RAJ THACKERAY IS ONLY FOLLOWING THE BEATEN PATHNovember 11th, 2009 - 3:27 pm ICT by ANI
By I Ramamohan Rao
New Delhi (ANI): The four members of Raj Thackeray’s Maharashtra Navnirman Sena (MNS) created headlines this week when they slapped Samajwadi Party MLA Abu Azmi for taking his oath at the swearing in ceremony in Hindi, instead of Marathi, in the Maharashtra State Assembly.
They have been suspended for four years for their behaviour, as the Indian Constitution permits newly elected members of the assembly to take their oath in the National Language or other regional languages specified in the Constitution and not necessarily in the language of the State.
As a result of the fracas in the assembly, Azmi has emerged as a champion of Hindi, the National Language. Raj Thackeray is reported to have complimented the four MLAs — Shishir Shinde, Ram Kadam, Ramesh Wanjhale and Vasant Gite. They have emerged as the champions of Marathi, though their children are studying in English medium schools and colleges. They have not blazoned a new path. For decades now, politicians have been exploiting the ‘mother tongue’ to win local sympathy.
In Bangalore Vatal Nagaraj of the Kannada Chaluvaligars has been agitating against the use of English in schools. In Tamil Nadu, political leaders have been agitating against the ‘imposition ‘ of Hindi, even though the Constituion of India clearly states that it is the National language. I was at the receiving end of the controversy against Hindi that erupted in Tamil Nadu in 1986. It was sparked off when the regional office of the Press Information Bureau in Chennai (then known as Madras) put up posters on the occasion of ‘Hindi Week’. The practice of observing ‘Hindi Week’ was a routine exercise held every year.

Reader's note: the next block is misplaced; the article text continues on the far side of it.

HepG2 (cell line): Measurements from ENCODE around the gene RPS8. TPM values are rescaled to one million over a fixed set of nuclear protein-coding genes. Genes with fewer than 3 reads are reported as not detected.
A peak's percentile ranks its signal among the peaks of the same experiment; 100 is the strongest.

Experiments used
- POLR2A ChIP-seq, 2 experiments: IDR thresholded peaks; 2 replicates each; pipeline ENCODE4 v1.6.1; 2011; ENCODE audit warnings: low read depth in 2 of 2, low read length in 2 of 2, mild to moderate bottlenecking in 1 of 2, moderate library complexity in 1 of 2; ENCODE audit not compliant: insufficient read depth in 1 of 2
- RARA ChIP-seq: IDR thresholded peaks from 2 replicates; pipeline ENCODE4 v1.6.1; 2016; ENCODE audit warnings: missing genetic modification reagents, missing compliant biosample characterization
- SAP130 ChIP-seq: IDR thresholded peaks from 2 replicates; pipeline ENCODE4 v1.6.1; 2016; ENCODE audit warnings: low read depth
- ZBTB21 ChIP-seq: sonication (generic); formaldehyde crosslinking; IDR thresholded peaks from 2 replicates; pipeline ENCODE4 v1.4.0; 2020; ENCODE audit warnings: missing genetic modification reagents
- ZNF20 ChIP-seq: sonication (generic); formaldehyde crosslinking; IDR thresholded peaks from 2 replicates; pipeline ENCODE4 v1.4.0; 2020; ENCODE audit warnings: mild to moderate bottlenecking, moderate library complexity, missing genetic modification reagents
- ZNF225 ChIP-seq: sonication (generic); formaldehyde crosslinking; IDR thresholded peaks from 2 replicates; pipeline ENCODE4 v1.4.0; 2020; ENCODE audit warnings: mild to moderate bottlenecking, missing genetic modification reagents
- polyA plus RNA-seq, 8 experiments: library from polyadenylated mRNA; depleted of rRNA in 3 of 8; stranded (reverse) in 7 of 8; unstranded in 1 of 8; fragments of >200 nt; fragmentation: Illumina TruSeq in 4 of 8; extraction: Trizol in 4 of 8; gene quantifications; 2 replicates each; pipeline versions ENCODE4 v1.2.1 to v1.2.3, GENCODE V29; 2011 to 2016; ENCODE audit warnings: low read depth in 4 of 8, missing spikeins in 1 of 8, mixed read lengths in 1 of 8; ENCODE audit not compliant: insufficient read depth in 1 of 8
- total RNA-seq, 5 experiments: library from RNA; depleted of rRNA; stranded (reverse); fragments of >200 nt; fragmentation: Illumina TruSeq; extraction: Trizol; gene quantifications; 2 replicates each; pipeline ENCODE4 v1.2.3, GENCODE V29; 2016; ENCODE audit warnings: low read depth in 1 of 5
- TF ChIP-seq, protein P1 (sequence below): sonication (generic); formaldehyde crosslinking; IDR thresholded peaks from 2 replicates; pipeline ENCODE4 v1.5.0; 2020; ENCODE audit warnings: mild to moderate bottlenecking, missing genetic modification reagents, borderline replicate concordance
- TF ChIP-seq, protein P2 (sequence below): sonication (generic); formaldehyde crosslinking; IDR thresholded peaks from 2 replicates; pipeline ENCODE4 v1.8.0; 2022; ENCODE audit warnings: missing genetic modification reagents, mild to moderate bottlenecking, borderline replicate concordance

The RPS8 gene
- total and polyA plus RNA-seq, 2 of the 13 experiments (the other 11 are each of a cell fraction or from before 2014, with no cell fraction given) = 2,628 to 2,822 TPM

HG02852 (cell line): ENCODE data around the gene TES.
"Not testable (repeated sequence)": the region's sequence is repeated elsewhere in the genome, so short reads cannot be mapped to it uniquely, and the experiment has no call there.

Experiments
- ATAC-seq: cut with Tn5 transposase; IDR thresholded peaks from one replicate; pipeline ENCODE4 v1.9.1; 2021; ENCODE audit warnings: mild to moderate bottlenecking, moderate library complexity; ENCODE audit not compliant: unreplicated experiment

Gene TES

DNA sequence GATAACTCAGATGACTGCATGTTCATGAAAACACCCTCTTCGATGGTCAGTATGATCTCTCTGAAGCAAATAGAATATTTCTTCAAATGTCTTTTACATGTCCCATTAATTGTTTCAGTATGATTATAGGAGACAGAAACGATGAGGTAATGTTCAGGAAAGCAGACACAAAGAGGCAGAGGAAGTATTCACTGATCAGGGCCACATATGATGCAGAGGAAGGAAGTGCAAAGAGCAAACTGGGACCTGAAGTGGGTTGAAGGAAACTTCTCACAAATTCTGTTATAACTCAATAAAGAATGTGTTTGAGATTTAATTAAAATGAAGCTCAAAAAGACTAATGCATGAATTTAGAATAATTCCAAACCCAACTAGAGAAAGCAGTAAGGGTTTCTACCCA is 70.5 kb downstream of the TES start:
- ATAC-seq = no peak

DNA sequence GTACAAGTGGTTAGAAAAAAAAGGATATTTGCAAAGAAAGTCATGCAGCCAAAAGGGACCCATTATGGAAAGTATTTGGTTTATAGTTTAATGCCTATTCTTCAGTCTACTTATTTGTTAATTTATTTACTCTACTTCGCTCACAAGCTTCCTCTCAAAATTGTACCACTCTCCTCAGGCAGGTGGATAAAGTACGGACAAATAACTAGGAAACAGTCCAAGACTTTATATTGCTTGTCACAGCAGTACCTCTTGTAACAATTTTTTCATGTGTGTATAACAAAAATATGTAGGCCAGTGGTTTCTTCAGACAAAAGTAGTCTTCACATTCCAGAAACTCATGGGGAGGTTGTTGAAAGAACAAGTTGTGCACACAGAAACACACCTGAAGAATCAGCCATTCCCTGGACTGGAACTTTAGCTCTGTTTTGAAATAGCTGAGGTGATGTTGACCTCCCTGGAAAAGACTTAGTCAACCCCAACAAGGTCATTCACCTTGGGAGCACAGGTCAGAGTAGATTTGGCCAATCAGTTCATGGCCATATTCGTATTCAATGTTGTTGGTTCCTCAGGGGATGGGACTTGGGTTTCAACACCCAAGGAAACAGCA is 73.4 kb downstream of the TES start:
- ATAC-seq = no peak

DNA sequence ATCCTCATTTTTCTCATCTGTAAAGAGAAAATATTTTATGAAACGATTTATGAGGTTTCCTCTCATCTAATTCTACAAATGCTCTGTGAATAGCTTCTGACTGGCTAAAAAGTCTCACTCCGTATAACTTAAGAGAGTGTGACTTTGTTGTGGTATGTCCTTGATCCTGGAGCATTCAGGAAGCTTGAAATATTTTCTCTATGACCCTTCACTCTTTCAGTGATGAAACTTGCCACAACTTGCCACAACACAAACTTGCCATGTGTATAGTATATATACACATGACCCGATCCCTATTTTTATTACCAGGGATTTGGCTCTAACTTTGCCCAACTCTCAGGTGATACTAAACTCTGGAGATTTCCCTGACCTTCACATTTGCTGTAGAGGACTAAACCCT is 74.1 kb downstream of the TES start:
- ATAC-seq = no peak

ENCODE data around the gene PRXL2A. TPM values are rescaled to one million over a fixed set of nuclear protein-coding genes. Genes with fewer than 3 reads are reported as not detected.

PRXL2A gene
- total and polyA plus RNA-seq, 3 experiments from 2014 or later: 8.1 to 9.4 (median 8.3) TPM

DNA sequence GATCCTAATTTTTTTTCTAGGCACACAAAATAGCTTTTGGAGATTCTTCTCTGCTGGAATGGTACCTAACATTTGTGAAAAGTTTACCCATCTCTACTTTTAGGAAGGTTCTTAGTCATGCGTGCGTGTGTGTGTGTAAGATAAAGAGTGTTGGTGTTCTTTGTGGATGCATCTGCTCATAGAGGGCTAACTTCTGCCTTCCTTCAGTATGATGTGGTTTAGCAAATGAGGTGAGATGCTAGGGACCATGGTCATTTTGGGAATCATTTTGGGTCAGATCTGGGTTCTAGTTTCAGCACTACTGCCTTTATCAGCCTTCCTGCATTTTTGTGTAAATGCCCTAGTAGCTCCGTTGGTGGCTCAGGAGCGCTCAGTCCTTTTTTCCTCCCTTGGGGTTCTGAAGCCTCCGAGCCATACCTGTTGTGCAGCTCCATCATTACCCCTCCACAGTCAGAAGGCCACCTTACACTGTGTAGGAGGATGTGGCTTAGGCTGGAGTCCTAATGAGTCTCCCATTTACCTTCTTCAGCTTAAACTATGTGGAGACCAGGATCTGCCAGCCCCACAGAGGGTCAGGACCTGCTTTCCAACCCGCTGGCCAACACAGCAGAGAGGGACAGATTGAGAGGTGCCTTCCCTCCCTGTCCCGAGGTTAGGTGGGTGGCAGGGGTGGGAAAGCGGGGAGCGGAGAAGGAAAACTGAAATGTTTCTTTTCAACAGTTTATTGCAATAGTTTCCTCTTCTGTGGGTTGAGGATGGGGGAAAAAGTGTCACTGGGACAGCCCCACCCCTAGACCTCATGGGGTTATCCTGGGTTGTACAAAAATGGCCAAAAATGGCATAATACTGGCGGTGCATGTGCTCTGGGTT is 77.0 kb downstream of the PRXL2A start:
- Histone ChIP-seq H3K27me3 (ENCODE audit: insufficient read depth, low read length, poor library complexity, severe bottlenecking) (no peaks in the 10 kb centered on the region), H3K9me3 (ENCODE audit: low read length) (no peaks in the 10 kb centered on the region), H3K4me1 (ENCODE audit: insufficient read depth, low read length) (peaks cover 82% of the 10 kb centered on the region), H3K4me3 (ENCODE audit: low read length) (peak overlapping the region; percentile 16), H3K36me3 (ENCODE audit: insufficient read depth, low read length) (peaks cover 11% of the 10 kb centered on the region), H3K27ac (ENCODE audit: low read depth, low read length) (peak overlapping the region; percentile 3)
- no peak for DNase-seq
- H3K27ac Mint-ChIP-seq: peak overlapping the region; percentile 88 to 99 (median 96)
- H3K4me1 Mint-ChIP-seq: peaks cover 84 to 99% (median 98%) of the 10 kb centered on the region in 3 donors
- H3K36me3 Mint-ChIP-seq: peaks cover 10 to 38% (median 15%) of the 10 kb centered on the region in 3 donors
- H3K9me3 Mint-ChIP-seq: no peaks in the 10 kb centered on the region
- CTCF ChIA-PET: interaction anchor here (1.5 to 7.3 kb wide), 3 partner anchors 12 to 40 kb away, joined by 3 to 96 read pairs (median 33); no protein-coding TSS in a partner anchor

After observing the ‘Hindi week’ reports are sent to the Department of Official Languages giving details of the work done in each of the offices in Hindi, which also used to contain the number of officers and staff who are able to originate the work in Hindi.
The country has been divided into A, B, and C zones and letters from the Centre to the States in the A zone should go in Hindi. In the B zone, they may go either in English or Hindi; and in the C zone, they should go in English. Not many of us remember that Hindi in the Devnagari script, according to Article 343(1) of the Constitution of India is the Official Language of the Union.
English could be used initially for a period of 15 years, but the Article 343(3) provides for the continued use of English for official communication even after 50 years. A great deal of time and effort is spent on the ‘implementation of the official language’ Members of the Official Languages Implementation Committee visit various States of the country and even Indian Embassies and High Commissions abroad to scrutinize how they implement the official language.
A number of circulars are issued to the various divisions of each organization giving details as to how the Hindi week has to be observed. In 1986, I had signed one such circular, which said that during the Hindi Week, all offices of the Press Information Bureau should try to do official correspondence in Hindi, and those who did not know the language, should at least try to sign their name on letters and official notes in Hindi.